Rockville, Md. (October 4, 2018)–Chemotherapy drugs to treat breast cancer may promote muscle mitochondrial dysfunction, according to new research. Dysfunctional mitochondria, the energy centers of the cells, may contribute to fatigue and weakness that some people with breast cancer experience through the course of disease treatment. The study is published ahead of print in the American Journal of Physiology–Cell Physiology.
Breast cancer, the most commonly diagnosed cancer in the U.S., has been considered one of the less-damaging cancers in terms of severe muscle wasting and weight loss (cachexia). However, some people with breast cancer may also suffer from muscle loss and fatigue that limits their daily activities. There is limited research on the effect of breast cancer and its treatments on the muscles in human patients.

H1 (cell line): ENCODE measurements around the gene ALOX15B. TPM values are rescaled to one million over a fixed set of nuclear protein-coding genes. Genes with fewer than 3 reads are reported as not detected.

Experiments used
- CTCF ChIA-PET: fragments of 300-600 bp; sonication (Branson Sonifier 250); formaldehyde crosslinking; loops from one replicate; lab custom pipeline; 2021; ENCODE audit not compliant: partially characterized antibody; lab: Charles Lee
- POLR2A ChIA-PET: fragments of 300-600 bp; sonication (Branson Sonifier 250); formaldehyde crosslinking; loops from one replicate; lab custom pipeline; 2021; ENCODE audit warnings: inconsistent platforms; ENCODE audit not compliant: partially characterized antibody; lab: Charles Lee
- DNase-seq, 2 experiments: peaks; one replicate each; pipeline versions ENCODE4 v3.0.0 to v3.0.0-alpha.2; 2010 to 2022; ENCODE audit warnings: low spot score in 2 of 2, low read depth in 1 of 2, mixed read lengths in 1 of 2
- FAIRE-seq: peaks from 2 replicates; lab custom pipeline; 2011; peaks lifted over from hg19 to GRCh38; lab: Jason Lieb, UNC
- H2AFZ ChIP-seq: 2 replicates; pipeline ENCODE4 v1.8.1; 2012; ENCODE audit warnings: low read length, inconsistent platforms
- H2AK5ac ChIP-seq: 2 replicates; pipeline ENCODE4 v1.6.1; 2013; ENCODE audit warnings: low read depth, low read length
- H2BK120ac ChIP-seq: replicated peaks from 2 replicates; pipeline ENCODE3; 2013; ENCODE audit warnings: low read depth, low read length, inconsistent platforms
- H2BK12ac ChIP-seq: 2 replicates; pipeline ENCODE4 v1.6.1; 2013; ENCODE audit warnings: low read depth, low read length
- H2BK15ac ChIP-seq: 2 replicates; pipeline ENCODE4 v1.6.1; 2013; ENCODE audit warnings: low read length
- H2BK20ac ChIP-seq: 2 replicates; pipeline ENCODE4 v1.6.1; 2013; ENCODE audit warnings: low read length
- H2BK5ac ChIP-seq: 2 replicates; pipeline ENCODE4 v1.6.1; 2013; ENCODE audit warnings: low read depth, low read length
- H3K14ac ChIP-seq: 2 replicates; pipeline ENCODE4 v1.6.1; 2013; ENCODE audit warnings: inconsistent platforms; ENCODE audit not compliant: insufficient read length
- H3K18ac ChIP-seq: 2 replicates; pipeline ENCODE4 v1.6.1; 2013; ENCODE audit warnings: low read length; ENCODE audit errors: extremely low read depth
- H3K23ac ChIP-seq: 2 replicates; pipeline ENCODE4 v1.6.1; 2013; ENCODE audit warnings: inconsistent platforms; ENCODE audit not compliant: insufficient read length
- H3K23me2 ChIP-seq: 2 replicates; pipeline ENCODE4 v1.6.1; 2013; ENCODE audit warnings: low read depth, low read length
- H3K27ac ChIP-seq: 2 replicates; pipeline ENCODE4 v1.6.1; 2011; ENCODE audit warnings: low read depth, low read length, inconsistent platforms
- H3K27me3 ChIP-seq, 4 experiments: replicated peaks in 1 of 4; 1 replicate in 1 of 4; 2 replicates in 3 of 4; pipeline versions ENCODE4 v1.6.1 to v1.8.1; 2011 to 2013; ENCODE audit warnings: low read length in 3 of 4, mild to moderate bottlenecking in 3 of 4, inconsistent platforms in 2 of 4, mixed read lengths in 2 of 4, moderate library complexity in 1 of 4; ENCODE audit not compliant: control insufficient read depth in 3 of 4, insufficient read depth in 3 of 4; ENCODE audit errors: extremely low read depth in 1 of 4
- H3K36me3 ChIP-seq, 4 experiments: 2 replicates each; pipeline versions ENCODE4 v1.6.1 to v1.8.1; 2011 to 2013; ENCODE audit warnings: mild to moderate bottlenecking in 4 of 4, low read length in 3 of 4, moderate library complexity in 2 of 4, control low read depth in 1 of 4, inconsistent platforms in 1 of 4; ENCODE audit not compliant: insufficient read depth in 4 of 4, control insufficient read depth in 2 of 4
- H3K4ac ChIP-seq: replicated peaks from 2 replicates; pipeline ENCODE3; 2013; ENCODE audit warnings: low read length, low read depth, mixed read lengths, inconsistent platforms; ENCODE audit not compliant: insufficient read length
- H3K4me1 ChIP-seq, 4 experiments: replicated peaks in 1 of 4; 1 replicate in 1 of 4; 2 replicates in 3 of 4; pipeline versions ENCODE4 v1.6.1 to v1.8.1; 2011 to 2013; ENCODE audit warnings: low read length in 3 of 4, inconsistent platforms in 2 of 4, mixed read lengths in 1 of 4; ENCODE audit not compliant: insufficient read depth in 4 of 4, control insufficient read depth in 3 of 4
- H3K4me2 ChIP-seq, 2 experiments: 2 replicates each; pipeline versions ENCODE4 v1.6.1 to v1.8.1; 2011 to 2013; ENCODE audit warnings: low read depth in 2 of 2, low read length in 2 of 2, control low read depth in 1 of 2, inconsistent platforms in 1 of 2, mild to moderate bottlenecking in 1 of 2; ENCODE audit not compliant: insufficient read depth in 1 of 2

Researchers from the University of Vermont compared muscle fibers from women with breast cancer who were undergoing chemotherapy after surgical removal of cancerous tumors. The women had a lower cross-sectional area of muscle fibers–an indication of muscle loss–when compared to a healthy control group. A reduced number of mitochondria was also seen in the cancer group.
The research team also treated mouse muscle cells with the chemotherapy drugs doxorubicin and paclitaxel, medications that
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